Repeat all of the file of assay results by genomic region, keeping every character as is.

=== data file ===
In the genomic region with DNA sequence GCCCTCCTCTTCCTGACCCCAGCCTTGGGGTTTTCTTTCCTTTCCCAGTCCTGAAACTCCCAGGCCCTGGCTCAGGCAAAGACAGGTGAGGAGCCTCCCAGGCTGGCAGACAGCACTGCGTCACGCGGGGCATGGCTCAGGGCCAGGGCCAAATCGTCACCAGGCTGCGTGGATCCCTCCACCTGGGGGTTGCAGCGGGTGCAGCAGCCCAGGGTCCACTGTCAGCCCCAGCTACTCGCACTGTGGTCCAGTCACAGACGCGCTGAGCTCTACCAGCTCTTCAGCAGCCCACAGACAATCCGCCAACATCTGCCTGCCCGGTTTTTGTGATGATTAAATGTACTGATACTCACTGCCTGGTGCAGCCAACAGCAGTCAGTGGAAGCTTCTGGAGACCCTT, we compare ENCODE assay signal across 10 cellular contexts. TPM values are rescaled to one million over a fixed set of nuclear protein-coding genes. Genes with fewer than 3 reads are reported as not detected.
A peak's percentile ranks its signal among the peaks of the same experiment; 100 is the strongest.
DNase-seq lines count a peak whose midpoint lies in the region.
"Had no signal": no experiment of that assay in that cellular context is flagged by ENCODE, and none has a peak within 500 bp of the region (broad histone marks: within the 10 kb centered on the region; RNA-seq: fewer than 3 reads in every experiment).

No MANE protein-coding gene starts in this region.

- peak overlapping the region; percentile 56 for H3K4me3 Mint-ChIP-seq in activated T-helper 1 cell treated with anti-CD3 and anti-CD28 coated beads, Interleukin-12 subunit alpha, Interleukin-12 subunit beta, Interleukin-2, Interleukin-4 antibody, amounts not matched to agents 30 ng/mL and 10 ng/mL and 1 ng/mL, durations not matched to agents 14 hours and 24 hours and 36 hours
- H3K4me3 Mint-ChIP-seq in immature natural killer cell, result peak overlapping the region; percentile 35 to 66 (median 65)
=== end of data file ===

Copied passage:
In the genomic region with DNA sequence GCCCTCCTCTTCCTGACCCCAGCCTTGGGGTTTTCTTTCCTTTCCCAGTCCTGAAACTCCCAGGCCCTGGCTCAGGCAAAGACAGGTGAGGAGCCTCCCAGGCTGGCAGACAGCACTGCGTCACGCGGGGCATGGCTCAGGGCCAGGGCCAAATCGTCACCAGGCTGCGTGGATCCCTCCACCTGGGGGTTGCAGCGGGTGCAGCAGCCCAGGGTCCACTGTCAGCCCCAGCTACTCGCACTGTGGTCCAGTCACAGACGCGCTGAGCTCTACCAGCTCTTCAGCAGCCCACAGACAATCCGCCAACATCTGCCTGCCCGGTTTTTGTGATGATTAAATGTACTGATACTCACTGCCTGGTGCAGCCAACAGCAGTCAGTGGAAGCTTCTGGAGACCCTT, we compare ENCODE assay signal across 10 cellular contexts. TPM values are rescaled to one million over a fixed set of nuclear protein-coding genes. Genes with fewer than 3 reads are reported as not detected.
A peak's percentile ranks its signal among the peaks of the same experiment; 100 is the strongest.
DNase-seq lines count a peak whose midpoint lies in the region.
"Had no signal": no experiment of that assay in that cellular context is flagged by ENCODE, and none has a peak within 500 bp of the region (broad histone marks: within the 10 kb centered on the region; RNA-seq: fewer than 3 reads in every experiment).

No MANE protein-coding gene starts in this region.

- peak overlapping the region; percentile 56 for H3K4me3 Mint-ChIP-seq in activated T-helper 1 cell treated with anti-CD3 and anti-CD28 coated beads, Interleukin-12 subunit alpha, Interleukin-12 subunit beta, Interleukin-2, Interleukin-4 antibody, amounts not matched to agents 30 ng/mL and 10 ng/mL and 1 ng/mL, durations not matched to agents 14 hours and 24 hours and 36 hours
- H3K4me3 Mint-ChIP-seq in immature natural killer cell, result peak overlapping the region; percentile 35 to 66 (median 65)